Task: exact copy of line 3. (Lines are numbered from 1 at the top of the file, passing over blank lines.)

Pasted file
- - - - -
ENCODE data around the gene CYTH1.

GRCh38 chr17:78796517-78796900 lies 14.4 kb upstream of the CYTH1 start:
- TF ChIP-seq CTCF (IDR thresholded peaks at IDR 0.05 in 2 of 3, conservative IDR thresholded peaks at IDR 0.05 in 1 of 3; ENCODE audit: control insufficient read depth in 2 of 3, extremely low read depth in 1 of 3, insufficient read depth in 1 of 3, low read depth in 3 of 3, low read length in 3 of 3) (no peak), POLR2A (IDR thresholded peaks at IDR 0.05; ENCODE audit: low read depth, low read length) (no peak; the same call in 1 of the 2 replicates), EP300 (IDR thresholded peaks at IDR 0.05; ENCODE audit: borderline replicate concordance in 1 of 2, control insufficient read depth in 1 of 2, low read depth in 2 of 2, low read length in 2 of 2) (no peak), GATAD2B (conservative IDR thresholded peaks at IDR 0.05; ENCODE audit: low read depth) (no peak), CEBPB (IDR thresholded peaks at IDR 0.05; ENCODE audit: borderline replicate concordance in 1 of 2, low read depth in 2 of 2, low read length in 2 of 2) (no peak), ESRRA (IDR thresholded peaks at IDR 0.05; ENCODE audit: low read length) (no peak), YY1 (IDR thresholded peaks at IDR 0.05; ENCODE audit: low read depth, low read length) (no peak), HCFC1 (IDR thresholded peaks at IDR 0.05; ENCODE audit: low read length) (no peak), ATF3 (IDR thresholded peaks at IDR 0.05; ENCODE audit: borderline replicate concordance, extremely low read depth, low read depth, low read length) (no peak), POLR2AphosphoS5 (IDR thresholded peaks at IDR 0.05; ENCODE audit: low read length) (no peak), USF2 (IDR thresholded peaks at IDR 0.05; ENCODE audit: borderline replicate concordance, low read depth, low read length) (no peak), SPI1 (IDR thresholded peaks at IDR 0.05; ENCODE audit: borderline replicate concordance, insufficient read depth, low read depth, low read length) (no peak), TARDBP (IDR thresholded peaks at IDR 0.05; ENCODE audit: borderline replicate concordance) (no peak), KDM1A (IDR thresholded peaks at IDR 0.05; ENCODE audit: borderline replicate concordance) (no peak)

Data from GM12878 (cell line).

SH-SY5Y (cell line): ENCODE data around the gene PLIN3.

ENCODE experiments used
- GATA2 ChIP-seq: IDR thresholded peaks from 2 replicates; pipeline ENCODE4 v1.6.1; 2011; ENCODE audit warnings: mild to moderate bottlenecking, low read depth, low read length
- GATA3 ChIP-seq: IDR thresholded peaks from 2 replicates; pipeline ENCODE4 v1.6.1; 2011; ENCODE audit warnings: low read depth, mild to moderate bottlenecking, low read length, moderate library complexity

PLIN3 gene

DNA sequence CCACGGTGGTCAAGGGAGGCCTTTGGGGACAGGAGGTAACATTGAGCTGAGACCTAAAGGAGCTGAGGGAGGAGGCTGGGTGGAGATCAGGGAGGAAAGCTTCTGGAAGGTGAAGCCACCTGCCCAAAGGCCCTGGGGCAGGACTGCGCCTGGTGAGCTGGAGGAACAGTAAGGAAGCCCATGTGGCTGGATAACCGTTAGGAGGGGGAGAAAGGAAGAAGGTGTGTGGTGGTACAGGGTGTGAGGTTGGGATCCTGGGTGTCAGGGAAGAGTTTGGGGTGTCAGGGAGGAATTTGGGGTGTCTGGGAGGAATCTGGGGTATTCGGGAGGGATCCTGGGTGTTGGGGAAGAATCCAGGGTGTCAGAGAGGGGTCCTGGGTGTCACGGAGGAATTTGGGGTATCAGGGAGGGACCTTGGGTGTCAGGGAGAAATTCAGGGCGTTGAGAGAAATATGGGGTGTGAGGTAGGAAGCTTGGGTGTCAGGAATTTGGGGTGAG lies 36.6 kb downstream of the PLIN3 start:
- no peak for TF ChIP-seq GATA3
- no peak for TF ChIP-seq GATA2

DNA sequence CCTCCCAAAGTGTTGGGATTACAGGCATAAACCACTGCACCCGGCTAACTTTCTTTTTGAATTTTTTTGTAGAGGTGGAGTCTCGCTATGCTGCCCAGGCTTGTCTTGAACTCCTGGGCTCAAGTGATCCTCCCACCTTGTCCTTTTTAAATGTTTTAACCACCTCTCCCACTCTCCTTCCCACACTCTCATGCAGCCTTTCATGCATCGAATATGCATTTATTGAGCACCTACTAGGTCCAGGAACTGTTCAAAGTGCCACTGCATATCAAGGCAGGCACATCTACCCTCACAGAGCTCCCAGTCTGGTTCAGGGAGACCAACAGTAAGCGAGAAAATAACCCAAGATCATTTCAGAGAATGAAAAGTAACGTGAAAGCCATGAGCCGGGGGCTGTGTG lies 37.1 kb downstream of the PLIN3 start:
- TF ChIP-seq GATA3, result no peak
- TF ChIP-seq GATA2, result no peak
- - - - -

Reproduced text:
- TF ChIP-seq CTCF (IDR thresholded peaks at IDR 0.05 in 2 of 3, conservative IDR thresholded peaks at IDR 0.05 in 1 of 3; ENCODE audit: control insufficient read depth in 2 of 3, extremely low read depth in 1 of 3, insufficient read depth in 1 of 3, low read depth in 3 of 3, low read length in 3 of 3) (no peak), POLR2A (IDR thresholded peaks at IDR 0.05; ENCODE audit: low read depth, low read length) (no peak; the same call in 1 of the 2 replicates), EP300 (IDR thresholded peaks at IDR 0.05; ENCODE audit: borderline replicate concordance in 1 of 2, control insufficient read depth in 1 of 2, low read depth in 2 of 2, low read length in 2 of 2) (no peak), GATAD2B (conservative IDR thresholded peaks at IDR 0.05; ENCODE audit: low read depth) (no peak), CEBPB (IDR thresholded peaks at IDR 0.05; ENCODE audit: borderline replicate concordance in 1 of 2, low read depth in 2 of 2, low read length in 2 of 2) (no peak), ESRRA (IDR thresholded peaks at IDR 0.05; ENCODE audit: low read length) (no peak), YY1 (IDR thresholded peaks at IDR 0.05; ENCODE audit: low read depth, low read length) (no peak), HCFC1 (IDR thresholded peaks at IDR 0.05; ENCODE audit: low read length) (no peak), ATF3 (IDR thresholded peaks at IDR 0.05; ENCODE audit: borderline replicate concordance, extremely low read depth, low read depth, low read length) (no peak), POLR2AphosphoS5 (IDR thresholded peaks at IDR 0.05; ENCODE audit: low read length) (no peak), USF2 (IDR thresholded peaks at IDR 0.05; ENCODE audit: borderline replicate concordance, low read depth, low read length) (no peak), SPI1 (IDR thresholded peaks at IDR 0.05; ENCODE audit: borderline replicate concordance, insufficient read depth, low read depth, low read length) (no peak), TARDBP (IDR thresholded peaks at IDR 0.05; ENCODE audit: borderline replicate concordance) (no peak), KDM1A (IDR thresholded peaks at IDR 0.05; ENCODE audit: borderline replicate concordance) (no peak)